Greetings, all. It’s Lucinda the literate cat. I’ve received a question from a reader. After we published “Cat Behavior Solutions #8,” Abigail Calkin asked, “Why did Egyptians worship cats?”
She said, “Surely it wasn’t just because they killed vermin destroying the food supply. There must have been some other reason.” So I researched.
Let me tell you, it is not easy for me to do research. As I have told you before, when I run my paw under the words on a page, I don’t actually read them, but images of their meaning pass through my head. When it is a fiction story, it is easy for me to follow the action of the images. I can relax as I “watch” the words.
But research of a specific topic is much harder. I have to really concentrate. Wikipedia is especially hard. Many images are crowded in the lines, and if I don’t pay attention, I can get lost. Research is very tiring for a cat. Believe me, I’d rather be outside playing, but it is too cold now, so might as well get this research done.
Anyway, I have an answer for this reader.
Part of the answer has to do with the fact that the ancient Egyptians worshiped many animals for thousands of years. They were revered for different reasons. For example, dogs were valued for their ability to protect and hunt. However, cats were believed to be the most important animal.
Egyptians understood the cat better than many modern people. They realized that we could be considered magical creatures. We brought good luck to our two-legged families. They honored us, and we have not forgotten.
We were dressed in jewels and fed the most exquisite treats. When we died, we were mummified. To show signs of their mourning, the two-leggeds would shave off their eyebrows and then would mourn until the brows grew back. Even if a cat was killed by accident, the person who killed the cat was put to death.
Though gods and goddesses were believed to be able to transform into different animals, only one goddess, Bastet, or Bast, as she was sometimes called, could become a cat. Egyptians built a beautiful temple to this cat in the city of Per-Bast.
My reader wants to know why they were so revered. If you lived in that ancient time without a cat, you would soon want one. Homes were filled with tiny, dangerous creatures. Can you imagine an asp hiding in a clay pot? Or rats and mice spoiling massive amounts of stored grain? Or what about a scorpion stealthily scuttling into a cradle, ready to give the child a deadly sting?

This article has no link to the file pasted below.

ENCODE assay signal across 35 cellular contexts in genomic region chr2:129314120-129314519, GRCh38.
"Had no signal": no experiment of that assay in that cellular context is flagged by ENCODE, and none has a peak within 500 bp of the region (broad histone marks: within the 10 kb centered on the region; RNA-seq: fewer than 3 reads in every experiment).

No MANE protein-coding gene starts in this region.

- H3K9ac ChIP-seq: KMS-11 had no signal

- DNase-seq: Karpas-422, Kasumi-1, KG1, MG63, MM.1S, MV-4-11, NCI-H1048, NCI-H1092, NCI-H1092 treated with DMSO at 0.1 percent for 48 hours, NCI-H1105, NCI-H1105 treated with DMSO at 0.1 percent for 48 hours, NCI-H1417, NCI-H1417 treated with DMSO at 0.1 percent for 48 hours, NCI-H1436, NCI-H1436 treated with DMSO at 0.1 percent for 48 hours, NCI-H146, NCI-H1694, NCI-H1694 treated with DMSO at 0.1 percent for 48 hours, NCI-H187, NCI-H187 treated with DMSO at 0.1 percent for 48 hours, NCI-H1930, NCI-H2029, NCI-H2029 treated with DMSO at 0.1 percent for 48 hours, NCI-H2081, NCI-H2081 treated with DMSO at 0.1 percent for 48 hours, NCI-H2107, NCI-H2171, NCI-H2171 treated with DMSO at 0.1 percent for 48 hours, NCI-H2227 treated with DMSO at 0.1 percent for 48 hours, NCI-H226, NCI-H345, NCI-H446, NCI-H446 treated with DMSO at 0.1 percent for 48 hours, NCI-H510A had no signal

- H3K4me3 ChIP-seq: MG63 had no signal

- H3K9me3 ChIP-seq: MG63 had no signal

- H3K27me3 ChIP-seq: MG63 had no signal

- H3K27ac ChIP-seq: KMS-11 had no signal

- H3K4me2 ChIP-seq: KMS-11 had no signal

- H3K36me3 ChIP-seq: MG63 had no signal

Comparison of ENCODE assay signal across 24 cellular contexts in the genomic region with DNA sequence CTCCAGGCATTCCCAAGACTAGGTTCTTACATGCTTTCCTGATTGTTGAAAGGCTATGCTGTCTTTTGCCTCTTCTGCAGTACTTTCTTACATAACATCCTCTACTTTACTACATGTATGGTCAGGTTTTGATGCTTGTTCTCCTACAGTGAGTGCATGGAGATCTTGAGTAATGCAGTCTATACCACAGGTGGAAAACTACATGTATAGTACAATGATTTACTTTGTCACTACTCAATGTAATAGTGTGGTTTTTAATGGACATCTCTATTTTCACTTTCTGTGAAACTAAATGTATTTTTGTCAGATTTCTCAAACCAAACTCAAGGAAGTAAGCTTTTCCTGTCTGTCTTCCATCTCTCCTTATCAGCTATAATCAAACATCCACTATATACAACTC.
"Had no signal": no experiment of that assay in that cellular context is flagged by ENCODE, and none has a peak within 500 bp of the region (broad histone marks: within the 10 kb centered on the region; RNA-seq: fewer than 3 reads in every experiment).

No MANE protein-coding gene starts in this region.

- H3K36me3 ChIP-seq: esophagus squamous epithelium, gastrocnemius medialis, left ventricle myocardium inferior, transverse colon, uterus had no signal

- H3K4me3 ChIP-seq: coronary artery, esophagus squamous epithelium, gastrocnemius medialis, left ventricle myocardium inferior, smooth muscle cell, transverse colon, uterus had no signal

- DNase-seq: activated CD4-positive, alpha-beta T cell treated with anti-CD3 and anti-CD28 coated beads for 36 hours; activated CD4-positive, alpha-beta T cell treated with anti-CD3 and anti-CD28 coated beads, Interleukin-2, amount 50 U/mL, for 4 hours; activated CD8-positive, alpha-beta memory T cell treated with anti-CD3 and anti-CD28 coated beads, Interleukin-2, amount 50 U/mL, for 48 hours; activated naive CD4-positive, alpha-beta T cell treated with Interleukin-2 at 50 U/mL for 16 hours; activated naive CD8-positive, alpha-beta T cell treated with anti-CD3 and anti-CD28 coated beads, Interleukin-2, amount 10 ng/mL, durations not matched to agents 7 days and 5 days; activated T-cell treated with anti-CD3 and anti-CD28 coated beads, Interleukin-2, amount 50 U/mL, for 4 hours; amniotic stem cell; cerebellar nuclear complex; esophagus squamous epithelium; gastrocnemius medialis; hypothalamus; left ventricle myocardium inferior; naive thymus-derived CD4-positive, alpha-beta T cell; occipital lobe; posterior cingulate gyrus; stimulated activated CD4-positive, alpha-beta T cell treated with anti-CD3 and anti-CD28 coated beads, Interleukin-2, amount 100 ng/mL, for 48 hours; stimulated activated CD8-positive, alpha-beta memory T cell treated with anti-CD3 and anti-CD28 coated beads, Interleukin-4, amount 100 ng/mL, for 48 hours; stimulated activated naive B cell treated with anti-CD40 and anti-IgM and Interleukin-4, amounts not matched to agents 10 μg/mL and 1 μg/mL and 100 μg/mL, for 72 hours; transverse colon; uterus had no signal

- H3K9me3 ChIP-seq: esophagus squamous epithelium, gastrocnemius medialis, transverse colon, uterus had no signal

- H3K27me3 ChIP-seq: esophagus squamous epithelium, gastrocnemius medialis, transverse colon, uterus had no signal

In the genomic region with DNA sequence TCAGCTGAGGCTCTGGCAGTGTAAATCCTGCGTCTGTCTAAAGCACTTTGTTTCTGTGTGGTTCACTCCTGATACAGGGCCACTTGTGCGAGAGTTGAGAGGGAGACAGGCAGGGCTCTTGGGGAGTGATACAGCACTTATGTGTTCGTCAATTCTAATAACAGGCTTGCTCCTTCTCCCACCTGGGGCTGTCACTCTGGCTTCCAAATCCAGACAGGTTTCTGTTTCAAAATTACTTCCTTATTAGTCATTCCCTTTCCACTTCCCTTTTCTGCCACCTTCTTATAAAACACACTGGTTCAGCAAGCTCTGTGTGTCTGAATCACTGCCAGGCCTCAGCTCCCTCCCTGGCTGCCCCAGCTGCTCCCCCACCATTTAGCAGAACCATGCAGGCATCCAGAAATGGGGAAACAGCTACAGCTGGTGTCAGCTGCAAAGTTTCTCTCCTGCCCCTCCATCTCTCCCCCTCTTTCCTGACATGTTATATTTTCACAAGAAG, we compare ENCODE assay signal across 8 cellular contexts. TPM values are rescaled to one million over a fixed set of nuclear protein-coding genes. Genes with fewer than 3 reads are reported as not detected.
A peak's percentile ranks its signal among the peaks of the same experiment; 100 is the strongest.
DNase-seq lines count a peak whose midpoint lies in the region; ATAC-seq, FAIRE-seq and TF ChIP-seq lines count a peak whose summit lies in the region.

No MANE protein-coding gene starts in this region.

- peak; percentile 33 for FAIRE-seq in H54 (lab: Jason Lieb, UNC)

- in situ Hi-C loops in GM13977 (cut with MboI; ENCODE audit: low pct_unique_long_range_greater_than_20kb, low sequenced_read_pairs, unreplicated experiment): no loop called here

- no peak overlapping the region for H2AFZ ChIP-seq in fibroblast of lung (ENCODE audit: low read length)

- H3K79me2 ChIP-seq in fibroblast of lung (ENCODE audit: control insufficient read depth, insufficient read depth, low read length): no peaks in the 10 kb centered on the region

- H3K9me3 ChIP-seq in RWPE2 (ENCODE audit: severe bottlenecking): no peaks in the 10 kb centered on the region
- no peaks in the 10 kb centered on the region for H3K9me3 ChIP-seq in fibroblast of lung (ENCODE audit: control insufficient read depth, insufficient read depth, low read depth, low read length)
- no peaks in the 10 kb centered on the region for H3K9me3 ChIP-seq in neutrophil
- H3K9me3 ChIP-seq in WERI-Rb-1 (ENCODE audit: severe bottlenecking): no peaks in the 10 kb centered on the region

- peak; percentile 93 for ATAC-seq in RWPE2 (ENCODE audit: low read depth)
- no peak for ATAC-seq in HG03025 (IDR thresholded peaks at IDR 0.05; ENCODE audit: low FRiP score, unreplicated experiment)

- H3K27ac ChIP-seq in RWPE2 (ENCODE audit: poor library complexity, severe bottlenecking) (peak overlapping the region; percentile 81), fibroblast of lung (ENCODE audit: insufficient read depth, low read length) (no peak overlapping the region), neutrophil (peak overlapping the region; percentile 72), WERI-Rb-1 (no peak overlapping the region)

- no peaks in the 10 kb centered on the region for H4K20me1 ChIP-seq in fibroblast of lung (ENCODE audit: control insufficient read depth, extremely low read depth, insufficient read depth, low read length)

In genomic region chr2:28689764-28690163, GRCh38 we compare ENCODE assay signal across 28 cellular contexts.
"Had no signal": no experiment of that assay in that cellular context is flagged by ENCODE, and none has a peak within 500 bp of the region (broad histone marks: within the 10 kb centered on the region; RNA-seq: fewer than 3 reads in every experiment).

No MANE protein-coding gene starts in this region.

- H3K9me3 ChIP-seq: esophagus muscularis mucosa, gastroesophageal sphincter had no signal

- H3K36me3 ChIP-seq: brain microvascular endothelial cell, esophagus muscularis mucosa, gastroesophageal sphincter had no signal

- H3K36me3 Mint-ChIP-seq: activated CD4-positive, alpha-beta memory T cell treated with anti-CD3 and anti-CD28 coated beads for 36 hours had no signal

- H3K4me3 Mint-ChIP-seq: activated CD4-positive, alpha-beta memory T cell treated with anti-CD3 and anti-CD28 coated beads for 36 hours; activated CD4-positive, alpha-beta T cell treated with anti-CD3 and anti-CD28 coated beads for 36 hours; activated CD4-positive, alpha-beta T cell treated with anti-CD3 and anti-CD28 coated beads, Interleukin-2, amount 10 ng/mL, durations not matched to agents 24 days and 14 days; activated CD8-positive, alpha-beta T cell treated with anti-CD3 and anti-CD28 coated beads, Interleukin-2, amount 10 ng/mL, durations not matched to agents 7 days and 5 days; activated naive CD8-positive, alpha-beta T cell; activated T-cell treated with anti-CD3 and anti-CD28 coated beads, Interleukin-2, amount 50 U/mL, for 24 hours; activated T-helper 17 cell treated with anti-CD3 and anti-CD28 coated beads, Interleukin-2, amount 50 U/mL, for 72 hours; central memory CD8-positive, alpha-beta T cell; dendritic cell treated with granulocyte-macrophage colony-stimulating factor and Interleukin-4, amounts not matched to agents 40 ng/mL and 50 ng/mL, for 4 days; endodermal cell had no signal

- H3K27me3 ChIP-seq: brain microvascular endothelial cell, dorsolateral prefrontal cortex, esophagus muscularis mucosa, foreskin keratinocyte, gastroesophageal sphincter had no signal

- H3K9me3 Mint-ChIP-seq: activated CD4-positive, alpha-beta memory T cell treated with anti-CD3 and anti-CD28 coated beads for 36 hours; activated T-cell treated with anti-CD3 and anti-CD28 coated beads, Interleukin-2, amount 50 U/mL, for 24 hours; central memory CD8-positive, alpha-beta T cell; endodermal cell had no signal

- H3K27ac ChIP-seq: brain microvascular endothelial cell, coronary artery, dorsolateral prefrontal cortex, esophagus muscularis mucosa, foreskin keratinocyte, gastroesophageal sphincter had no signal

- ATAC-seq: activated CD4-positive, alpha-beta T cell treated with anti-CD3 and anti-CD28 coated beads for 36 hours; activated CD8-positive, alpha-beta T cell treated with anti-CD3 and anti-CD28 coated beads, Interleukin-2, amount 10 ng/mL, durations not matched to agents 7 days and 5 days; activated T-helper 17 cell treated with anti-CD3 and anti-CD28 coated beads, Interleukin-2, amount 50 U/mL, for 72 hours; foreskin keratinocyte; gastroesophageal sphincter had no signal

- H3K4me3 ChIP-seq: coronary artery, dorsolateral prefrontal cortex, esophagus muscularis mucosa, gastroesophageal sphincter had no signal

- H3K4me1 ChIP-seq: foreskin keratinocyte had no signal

The Egyptians found only one creature who could keep them safe from these threats. We know the cat became the hero that made the home secure and saved lives by defending the family. Perhaps without Egyptian cats, civilization may not have survived. No wonder they were worshiped!
Before Bastet, there was an earlier deity called Mafdet. She was revered because she offered protection against such poisonous creatures as snakes and scorpions. This goddess could adapt a variety of fierce feline forms. She was most often shown as a woman with the head of a lion or cheetah.
She could also be depicted as a woman with the head of a house-cat, or sometimes as a house-cat with the head of a woman. Such an idea!
When this goddess later became known as Bastet, or Bast, she was thought to be fiercely protective of the home, and especially of children or royalty. Her followers called her the “Eye of Ra,” the sun god.
Because of her excellent ability to kill snakes, scorpions, and other vermin, it was believed that she watched the world and guarded Egypt against invasion.
As cats became domesticated, they became valued family members, and because of the protective service they gave, they enjoyed the same respect and dignity as the two-legged children. Then Bastet’s image softened a bit and she became the goddess of family, fertility, and love.
The pharaohs themselves advanced this cat worship, as she protected the rulers just as she did other members of society. Many statues, paintings, seals, and stone vessels had a cat illustration or carving.
From the First Dynasty (2920 to 2770 BC) all the way to the time when Egypt became a Roman province in 30 BC, cats had been worshiped. Then, in the 4th and 5th centuries, edicts from the Roman Empire gradually curtailed the practice of pagan rites in Egypt.
Too bad. I don’t think there is anything pagan about cat worship. But, then, I’m a cat. Just remember that we performed a service that in essence saved the civilized world. How soon they forget!
Perhaps they have forgotten partly because of the way the two-leggeds write history. In my research, I find that the folks who recorded past events placed a great deal of emphasis on the male hero, and not so much on the female. Bastet happened to be a female goddess.
Have you realized that many historians are male? Maybe the word “history” actually should be “his story.” I think it’s high time the two-leggeds added a new word to their language: “herstory.” Then perhaps we females could get equal time to show off our virtues.
Imagine that — me, a cat, suggesting a new word for the English language…Wonders do never cease.
So, in answer to your question, dear reader, though cats were considered magical creatures and were part of the pagan worship so prevalent in those ancient times, there really wasn’t a deeper meaning why they became deities. After all, isn’t saving civilization enough?
Thank you so much for your question. If anyone else reading this post has a question that you would like me to answer, you know the process by now — ask it in the comments at the end of this post, and I will try to answer.
The references I used for this story can be found below, if you would like to look them up and read them in full.